Saturday, October 5, 2013

Already It Was Impossible to Tell Which Was Which

Okay, I don't disagree that the Tea Party minority in the House who've shut the federal government down are bad people; their account of what is wrong with the government, and what would be a good government, is irrational, misinformed, dishonest, self-serving.  Is that understood?

Where I begin to part company with Democratic partisans is on their conviction that because their opponents are irrational, they must, by the process of elimination, be rational, well-informed, and concerned only with the common good.  Not only doesn't it follow logically, it's fairly obvious that many if not most Dems are fighting irrationality with irrationality, batshit crazy with batshit crazy.  And hell, I don't know, maybe that's the right thing to do.  The Tea Party's irrationality, combined with generous corporate support and the use of that support to do some grassroots organizing, has taken them pretty far.  I'd like to think it won't get them much farther, and that the present crisis will leave scorched earth behind it where the Republican Party formerly stood.  It would be even nicer if the Democrats learned something from the shutdown in their turn, and stopped trying to out-batshit the Right, but that of course would be irrational for me to believe.  It's "cynical," as I was told last week by one Obama devotee, to judge the Democrats by their record; it is not cynical to judge the Republicans by theirs.

So, I'm now seeing a meme featuring Elizabeth Warren denouncing the shutdown in these terms:

There's actually been some pushback against this one.  Some anarchists (and fellow-travelers like me) have pointed out that anarchism does not mean something like "every man for himself" (that would be free-market capitalism, as it's laughingly known), and that Warren is simply using the word to mean something like "uppity troublemakers I don't like," which is hardly a contribution to reasoned discourse.   (She doesn't like real anarchists anyway: she fell into the corporate elite line on the Occupy movement, for example.  But then so, in the end, did most mainstream Democrats.)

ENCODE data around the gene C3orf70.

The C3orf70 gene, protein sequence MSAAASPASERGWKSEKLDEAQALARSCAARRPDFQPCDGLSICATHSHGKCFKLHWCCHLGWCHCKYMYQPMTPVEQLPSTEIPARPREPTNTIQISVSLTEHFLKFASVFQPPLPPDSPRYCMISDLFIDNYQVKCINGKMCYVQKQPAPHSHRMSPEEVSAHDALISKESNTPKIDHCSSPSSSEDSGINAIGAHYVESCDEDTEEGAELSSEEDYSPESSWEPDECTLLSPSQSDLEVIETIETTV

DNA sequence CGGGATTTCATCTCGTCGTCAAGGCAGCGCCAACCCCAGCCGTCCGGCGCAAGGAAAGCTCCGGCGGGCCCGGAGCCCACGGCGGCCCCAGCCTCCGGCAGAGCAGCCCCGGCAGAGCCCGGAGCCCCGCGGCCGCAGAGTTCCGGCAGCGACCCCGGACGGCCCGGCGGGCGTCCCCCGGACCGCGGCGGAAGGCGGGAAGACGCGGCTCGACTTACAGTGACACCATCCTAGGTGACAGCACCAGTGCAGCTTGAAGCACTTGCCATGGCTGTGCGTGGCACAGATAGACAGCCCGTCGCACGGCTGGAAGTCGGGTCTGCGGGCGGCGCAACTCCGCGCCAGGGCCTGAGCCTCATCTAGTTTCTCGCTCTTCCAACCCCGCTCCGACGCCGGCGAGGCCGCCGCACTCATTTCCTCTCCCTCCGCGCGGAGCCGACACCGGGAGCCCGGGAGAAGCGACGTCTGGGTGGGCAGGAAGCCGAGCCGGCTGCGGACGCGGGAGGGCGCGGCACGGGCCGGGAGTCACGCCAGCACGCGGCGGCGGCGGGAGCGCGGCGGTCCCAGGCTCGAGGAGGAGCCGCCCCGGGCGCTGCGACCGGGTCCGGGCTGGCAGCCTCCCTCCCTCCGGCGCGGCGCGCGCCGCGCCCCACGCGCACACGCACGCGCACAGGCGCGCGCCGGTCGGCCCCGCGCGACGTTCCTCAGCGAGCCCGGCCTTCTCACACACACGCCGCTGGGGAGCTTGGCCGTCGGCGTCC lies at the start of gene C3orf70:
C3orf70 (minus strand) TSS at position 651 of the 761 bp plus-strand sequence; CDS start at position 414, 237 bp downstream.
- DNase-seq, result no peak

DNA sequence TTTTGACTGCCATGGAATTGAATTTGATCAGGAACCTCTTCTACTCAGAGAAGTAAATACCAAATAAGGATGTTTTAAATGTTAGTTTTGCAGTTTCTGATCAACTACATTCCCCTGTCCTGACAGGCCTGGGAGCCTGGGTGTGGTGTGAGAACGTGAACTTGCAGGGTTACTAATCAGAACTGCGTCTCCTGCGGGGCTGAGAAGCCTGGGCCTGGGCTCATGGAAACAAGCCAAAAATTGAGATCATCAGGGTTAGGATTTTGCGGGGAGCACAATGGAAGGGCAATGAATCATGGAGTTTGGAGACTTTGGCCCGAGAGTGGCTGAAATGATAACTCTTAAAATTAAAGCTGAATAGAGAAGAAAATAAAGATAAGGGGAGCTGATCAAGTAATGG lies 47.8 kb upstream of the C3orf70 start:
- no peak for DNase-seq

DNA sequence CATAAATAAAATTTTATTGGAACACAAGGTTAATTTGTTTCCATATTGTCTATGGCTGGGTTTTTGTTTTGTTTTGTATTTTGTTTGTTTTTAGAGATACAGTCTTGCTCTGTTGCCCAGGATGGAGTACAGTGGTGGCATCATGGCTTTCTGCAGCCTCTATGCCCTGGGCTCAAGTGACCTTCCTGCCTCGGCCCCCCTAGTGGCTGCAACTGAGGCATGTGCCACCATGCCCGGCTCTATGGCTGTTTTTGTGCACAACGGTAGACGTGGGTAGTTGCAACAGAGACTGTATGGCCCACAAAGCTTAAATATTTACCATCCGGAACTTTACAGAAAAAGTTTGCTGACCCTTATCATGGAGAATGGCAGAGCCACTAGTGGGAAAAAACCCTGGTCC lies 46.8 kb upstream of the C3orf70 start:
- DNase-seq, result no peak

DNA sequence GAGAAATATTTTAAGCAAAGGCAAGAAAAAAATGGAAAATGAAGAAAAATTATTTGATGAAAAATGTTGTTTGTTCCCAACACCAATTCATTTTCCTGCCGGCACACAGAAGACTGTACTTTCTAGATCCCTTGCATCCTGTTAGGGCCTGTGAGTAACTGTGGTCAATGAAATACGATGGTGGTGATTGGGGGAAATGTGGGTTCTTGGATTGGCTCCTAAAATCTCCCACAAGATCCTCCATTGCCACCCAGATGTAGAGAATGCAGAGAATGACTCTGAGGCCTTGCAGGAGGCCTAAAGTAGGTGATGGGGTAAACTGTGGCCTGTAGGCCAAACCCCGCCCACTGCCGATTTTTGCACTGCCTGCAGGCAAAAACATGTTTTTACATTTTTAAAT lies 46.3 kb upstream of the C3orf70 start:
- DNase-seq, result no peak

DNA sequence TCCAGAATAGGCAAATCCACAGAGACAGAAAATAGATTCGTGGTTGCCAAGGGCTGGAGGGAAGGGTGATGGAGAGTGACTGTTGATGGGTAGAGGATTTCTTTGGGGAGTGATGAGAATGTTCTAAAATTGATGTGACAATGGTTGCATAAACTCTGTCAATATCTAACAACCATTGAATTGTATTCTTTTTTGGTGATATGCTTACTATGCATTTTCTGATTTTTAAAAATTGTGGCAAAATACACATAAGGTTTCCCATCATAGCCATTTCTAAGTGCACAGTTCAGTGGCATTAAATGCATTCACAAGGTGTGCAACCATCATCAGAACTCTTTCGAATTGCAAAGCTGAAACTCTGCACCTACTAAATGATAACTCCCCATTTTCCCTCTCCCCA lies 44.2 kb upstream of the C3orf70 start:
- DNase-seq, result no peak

An old friend linked to a rant by a Methodist minister somewhere, and added his own layer of froth to it:
This is EXACTLY right. So much bull shit propaganda is speed out to the public as "facts". These are the real facts. The moderate - and trainable - on both sides need to come together to permanently oust these tea party legislative terrorists. It's time to take back our country with reason and compromise. These are NOT bad words and what WILL get our government working again.
"Moderate" is a "bad word," in my opinion, for reasons I've given before.  "Trainable" is even worse.  Just off the bat, who's going to do the training?  Our government wasn't founded to "train" us, or our elected representatives.  "Reason" is an okay word, but there's no reason in my friend's words.  "Compromise" is a bad word, since in practice what it has meant during the Obama administration is that the Republicans have been handed much of what they want, and are thereby emboldened to demand the rest of it later.  And it's hilarious of my friend (and he's far from alone among pious Democrats) to demand compromise, when both sides here are refusing to compromise.  That is not necessarily a bad thing, because there are times when one must not give in.  Obama and the Democrats have decided not to compromise any further on the Affordable Care Act.  Their supporters agree that they shouldn't.  So this time, right now, compromise is a bad word.